After reading through Chris Guillebeau‘s post on what happens in a typical product launch, I thought “wow, that sounds really familiar” and “wow, I really should have done that”.
There are a few things that we did right in the initial product launch, and a lot that went wrong. However, each additional product release flipped this around – at the end of the cycle, we had built a process around the many tasks that *have* to occur, leaving us time to work with new ideas to push the product launch even further to an even wider audience.
We had five rules when preparing and delivering the product news to our fans, whether they were customers, prospects, partners, or colleagues (they want to see what’s going on)…
- Be nice – In the copy, discussions, etc., try to be nice during the entire process. Things go wrong, internal and/or expectations aren’t always met, delays happen, etc. Remember, you’ll be doing this again, likely with the same people. Be nice. It’s all a learning experience.
- Learning experience – You won’t do it right the first time, nor will you do it right the last time. Things change, customer’s needs wane, partners have less time than anticipated, dates shift, etc. Don’t chalk up these individual hiccups as failures – if the product launches, that’s a success – rather, learn from these bumps to make sure they are addressed in future releases.
- Help them help you – Make it incredibly easy for feedback from everyone. Whether it’s inside or outside the firewall, find a way to make it incredibly simple to provide input on the process/launch/copy. Surveys, web forms, phone calls. Try them and tweak them. People want to help. Especially when they have a stake in the outcome.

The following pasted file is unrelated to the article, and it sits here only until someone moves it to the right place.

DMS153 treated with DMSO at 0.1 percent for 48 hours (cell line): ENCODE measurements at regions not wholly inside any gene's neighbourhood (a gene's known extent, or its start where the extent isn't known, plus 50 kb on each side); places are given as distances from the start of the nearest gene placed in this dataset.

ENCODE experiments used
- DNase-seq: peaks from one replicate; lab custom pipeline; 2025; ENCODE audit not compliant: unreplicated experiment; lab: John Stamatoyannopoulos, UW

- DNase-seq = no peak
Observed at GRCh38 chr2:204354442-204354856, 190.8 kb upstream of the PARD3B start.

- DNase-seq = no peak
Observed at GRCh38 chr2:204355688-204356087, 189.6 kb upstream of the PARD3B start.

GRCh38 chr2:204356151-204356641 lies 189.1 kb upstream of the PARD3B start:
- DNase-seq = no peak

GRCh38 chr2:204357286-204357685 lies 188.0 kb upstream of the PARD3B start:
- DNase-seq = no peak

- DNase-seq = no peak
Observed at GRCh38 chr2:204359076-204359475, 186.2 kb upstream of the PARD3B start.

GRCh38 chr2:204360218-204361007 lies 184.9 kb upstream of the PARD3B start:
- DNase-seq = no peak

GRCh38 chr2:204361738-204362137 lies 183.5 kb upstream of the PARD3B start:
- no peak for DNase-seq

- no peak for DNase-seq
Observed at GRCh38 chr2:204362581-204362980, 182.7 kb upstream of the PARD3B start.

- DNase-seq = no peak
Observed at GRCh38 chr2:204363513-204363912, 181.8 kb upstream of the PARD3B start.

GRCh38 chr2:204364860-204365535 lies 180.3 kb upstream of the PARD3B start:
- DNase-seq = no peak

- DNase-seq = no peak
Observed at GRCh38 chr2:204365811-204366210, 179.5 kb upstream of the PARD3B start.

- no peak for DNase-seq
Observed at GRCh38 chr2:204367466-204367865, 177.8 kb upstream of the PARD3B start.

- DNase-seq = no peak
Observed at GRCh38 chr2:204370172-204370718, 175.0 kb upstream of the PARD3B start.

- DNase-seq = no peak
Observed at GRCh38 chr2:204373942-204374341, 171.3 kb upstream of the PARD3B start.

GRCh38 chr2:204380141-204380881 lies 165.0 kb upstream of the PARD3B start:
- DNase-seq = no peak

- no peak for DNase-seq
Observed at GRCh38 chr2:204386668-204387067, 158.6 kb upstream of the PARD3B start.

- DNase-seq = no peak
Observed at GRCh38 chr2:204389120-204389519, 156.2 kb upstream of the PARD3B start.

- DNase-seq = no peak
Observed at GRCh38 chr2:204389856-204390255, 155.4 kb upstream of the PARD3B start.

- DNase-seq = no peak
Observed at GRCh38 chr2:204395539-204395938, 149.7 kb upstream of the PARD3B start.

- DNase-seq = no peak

- Define success – What makes a product launch successful? The fact it went out the door? That noone was injured during the release? That 605 people hit the site on the first day? Define all the metrics that make this product launch successful. Then, review #1 – #3 above.
- Get everyone involved – This is hugely important. Kinda like #3 above, but before and during the launch. Try to get as many people, insiders and outsiders alike, involved in the process. Maybe get your CEO involved to get her thoughts. Talk to the programming folks to find out what they think works. Chat with the customer that’s been around the longest, then compare those notes with the most recent customer.
All this takes time, and a lot of planning. But, over time, you’ll find the entire experience unbelievably rewarding. I agree with Chris’ statement:
By the way, I don’t claim to be an expert in any of this, and a number of my processes are highly inefficient. I have been working on fine-tuning some of them, but I also believe that it’s better to make something awesome that is not hyper-optimized than to continually refine something that only a few people care about. In business language, I generally value effectiveness over efficiency.